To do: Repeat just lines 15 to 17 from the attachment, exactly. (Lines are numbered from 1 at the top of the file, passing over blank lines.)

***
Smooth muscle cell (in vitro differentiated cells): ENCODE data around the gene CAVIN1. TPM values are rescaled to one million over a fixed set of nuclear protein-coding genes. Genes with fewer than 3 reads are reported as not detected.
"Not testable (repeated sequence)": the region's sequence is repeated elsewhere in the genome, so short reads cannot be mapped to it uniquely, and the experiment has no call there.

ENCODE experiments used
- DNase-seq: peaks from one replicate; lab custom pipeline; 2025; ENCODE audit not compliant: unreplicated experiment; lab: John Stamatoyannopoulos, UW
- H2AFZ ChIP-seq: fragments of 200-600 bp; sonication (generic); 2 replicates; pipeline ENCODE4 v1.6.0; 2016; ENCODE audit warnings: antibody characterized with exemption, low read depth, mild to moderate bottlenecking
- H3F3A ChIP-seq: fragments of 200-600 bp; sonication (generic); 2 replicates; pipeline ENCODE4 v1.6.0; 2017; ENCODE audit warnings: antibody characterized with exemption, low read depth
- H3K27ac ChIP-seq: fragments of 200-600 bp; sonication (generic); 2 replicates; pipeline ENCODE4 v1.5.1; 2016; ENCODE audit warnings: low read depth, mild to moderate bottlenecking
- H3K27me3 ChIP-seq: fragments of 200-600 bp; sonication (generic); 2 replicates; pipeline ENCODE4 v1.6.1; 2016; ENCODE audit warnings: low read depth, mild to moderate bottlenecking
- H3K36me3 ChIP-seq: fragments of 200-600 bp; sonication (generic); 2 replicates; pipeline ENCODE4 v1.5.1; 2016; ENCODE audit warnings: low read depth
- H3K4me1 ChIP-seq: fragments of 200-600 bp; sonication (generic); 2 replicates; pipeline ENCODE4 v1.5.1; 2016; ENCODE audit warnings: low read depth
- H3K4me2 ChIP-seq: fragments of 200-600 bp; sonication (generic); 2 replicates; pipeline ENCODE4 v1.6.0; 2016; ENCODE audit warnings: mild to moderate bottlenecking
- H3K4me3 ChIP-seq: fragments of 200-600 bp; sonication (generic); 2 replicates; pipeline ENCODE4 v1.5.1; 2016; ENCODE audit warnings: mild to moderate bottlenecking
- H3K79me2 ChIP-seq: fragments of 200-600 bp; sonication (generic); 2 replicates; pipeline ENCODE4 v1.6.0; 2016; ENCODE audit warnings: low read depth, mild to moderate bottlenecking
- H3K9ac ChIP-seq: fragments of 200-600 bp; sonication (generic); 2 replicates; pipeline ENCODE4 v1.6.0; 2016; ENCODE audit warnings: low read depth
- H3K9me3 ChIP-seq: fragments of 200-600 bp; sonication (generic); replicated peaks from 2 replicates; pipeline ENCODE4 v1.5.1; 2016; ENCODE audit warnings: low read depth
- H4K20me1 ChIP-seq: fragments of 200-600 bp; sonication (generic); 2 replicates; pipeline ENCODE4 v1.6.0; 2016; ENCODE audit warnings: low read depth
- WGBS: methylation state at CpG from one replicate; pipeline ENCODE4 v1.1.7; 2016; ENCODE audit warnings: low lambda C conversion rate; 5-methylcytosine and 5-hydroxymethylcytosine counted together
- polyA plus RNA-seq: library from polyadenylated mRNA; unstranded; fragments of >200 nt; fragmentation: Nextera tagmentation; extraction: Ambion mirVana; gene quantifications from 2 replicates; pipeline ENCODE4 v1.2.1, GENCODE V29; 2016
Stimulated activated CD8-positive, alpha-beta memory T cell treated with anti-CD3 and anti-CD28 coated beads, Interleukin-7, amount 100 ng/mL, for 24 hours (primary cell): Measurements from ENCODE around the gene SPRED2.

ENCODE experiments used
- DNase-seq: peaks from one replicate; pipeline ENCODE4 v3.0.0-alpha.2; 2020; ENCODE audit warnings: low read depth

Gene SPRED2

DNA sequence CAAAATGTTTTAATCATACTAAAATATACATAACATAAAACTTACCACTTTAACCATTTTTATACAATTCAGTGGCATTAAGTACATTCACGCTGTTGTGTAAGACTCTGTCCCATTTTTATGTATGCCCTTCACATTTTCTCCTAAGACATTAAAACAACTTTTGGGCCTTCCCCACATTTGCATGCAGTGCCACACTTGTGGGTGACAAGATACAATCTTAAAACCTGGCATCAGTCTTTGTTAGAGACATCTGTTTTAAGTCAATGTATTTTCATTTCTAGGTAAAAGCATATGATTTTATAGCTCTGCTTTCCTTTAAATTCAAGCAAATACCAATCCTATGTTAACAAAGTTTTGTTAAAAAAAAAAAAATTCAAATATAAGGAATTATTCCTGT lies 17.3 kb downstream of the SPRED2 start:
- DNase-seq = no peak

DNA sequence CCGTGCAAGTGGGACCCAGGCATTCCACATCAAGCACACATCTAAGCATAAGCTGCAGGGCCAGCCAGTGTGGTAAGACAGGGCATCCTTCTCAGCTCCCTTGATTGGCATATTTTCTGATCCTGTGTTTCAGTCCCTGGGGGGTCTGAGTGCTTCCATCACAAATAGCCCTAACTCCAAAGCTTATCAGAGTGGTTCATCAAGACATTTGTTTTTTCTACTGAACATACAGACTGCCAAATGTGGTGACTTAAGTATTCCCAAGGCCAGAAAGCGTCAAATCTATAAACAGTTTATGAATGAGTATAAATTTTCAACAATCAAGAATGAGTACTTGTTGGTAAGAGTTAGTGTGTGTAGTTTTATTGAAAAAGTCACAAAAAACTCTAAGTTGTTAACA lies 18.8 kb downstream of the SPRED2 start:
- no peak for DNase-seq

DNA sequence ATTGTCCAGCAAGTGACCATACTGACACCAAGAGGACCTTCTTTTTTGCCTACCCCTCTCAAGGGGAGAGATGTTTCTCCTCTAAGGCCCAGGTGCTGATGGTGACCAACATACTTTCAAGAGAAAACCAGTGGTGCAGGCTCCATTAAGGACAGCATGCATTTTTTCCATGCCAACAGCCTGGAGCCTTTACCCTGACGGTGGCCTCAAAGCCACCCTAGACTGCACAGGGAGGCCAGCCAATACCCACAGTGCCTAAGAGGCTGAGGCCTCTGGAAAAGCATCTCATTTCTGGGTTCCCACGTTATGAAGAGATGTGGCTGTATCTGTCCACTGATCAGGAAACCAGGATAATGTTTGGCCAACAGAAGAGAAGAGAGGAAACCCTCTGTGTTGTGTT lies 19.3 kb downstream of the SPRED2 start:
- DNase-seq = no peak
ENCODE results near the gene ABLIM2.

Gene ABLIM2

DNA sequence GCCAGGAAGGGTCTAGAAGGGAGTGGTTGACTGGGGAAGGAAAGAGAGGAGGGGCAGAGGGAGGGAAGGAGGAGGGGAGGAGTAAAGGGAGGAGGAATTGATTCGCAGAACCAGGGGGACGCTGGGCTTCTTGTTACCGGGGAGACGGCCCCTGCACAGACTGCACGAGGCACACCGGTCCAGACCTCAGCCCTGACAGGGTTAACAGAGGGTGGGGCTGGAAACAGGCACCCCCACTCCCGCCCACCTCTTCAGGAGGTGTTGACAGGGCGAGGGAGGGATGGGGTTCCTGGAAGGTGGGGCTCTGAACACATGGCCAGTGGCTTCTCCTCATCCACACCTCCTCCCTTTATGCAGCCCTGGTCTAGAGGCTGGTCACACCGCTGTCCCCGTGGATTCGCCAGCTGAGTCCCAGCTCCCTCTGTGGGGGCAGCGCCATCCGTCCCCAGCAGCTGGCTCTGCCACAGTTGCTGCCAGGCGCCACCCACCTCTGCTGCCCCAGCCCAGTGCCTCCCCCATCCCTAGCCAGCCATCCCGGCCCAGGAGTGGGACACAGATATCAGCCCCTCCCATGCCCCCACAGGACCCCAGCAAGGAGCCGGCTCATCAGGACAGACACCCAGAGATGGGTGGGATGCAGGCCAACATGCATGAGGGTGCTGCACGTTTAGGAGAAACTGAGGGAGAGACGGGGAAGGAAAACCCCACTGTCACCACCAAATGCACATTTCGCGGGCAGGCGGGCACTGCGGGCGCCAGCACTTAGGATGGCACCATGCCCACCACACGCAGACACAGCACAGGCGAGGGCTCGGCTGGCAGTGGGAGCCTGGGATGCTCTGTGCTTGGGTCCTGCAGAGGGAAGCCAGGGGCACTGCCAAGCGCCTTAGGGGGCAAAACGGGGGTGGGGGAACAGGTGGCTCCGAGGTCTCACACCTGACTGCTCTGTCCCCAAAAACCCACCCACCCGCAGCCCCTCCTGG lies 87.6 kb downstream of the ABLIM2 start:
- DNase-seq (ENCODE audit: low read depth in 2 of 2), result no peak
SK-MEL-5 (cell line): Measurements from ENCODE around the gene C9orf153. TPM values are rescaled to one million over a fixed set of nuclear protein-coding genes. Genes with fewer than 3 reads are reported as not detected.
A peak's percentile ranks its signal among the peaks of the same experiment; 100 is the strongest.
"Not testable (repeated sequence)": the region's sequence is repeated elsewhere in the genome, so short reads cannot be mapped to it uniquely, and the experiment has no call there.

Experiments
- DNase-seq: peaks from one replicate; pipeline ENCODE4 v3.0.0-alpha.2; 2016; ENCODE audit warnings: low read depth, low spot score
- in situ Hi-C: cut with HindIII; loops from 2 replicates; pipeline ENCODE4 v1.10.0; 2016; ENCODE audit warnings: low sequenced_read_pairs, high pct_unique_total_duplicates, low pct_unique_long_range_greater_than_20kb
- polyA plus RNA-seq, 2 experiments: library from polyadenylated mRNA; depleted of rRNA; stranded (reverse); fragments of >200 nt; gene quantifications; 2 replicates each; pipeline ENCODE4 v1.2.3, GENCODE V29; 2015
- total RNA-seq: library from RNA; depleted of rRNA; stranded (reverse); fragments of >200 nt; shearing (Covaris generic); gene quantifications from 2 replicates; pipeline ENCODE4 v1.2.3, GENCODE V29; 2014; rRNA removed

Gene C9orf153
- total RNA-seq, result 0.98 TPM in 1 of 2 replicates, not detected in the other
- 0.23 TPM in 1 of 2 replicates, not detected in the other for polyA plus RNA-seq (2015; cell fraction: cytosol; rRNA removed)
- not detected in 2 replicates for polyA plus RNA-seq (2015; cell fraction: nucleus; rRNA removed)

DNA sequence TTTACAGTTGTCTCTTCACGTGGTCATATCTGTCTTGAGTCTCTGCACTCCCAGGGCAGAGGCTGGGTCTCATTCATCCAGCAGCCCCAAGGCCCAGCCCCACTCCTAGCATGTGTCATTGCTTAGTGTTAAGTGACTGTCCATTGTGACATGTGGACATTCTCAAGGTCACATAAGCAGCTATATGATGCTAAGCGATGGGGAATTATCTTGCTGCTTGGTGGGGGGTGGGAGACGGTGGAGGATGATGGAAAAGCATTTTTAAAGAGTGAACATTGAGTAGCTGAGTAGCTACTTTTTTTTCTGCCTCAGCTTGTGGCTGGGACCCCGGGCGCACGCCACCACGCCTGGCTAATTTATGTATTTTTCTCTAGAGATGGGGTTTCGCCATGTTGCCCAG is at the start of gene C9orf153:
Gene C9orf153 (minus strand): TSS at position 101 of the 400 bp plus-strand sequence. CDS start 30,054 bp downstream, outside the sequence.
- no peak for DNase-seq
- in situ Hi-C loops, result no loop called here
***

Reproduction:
- H3K9me3 ChIP-seq: fragments of 200-600 bp; sonication (generic); replicated peaks from 2 replicates; pipeline ENCODE4 v1.5.1; 2016; ENCODE audit warnings: low read depth
- H4K20me1 ChIP-seq: fragments of 200-600 bp; sonication (generic); 2 replicates; pipeline ENCODE4 v1.6.0; 2016; ENCODE audit warnings: low read depth
- WGBS: methylation state at CpG from one replicate; pipeline ENCODE4 v1.1.7; 2016; ENCODE audit warnings: low lambda C conversion rate; 5-methylcytosine and 5-hydroxymethylcytosine counted together